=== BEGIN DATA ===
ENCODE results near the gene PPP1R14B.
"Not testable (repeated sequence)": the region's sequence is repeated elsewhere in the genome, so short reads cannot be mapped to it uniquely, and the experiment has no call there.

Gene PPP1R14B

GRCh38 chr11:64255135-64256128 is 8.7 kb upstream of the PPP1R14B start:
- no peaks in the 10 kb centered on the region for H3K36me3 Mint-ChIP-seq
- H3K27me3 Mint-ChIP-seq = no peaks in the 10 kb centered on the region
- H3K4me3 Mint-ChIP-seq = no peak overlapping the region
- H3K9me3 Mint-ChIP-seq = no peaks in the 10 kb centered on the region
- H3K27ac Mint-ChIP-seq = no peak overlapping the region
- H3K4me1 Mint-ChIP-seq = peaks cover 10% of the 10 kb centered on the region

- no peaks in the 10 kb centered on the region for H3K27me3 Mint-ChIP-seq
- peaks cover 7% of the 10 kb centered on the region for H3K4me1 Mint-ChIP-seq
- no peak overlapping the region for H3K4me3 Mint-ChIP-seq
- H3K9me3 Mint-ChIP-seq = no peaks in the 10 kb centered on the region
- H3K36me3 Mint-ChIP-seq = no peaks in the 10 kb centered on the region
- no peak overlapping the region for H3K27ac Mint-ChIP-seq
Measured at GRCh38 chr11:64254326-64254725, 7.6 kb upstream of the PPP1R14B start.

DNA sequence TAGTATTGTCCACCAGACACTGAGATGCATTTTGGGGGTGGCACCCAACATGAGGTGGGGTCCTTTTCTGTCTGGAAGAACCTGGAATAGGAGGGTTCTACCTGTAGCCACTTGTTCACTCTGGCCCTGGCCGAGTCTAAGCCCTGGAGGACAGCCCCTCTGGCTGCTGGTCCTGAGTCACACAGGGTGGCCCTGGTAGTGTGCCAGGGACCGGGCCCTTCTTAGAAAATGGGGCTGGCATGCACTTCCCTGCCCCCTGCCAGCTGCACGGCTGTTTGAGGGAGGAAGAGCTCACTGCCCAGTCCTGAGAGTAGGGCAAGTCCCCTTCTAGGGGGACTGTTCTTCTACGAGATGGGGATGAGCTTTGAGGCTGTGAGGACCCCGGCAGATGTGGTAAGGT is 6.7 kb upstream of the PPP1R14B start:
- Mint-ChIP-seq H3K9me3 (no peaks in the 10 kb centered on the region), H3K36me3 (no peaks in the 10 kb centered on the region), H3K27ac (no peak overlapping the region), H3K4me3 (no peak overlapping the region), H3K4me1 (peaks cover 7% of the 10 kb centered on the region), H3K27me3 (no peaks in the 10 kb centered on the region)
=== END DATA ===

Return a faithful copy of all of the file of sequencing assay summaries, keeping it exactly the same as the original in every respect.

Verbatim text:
ENCODE results near the gene PPP1R14B.
"Not testable (repeated sequence)": the region's sequence is repeated elsewhere in the genome, so short reads cannot be mapped to it uniquely, and the experiment has no call there.

Gene PPP1R14B

GRCh38 chr11:64255135-64256128 is 8.7 kb upstream of the PPP1R14B start:
- no peaks in the 10 kb centered on the region for H3K36me3 Mint-ChIP-seq
- H3K27me3 Mint-ChIP-seq = no peaks in the 10 kb centered on the region
- H3K4me3 Mint-ChIP-seq = no peak overlapping the region
- H3K9me3 Mint-ChIP-seq = no peaks in the 10 kb centered on the region
- H3K27ac Mint-ChIP-seq = no peak overlapping the region
- H3K4me1 Mint-ChIP-seq = peaks cover 10% of the 10 kb centered on the region

- no peaks in the 10 kb centered on the region for H3K27me3 Mint-ChIP-seq
- peaks cover 7% of the 10 kb centered on the region for H3K4me1 Mint-ChIP-seq
- no peak overlapping the region for H3K4me3 Mint-ChIP-seq
- H3K9me3 Mint-ChIP-seq = no peaks in the 10 kb centered on the region
- H3K36me3 Mint-ChIP-seq = no peaks in the 10 kb centered on the region
- no peak overlapping the region for H3K27ac Mint-ChIP-seq
Measured at GRCh38 chr11:64254326-64254725, 7.6 kb upstream of the PPP1R14B start.

DNA sequence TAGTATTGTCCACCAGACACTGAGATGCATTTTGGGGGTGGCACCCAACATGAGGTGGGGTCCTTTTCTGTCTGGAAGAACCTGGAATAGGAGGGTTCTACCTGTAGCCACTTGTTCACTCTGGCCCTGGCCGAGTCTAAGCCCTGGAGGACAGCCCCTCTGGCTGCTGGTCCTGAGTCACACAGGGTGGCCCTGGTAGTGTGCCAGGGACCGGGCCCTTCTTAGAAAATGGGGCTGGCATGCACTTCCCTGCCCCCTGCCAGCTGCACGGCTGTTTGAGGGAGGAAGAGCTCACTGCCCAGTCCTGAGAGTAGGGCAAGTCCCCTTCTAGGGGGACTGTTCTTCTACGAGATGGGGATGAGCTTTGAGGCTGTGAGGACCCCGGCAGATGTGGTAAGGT is 6.7 kb upstream of the PPP1R14B start:
- Mint-ChIP-seq H3K9me3 (no peaks in the 10 kb centered on the region), H3K36me3 (no peaks in the 10 kb centered on the region), H3K27ac (no peak overlapping the region), H3K4me3 (no peak overlapping the region), H3K4me1 (peaks cover 7% of the 10 kb centered on the region), H3K27me3 (no peaks in the 10 kb centered on the region)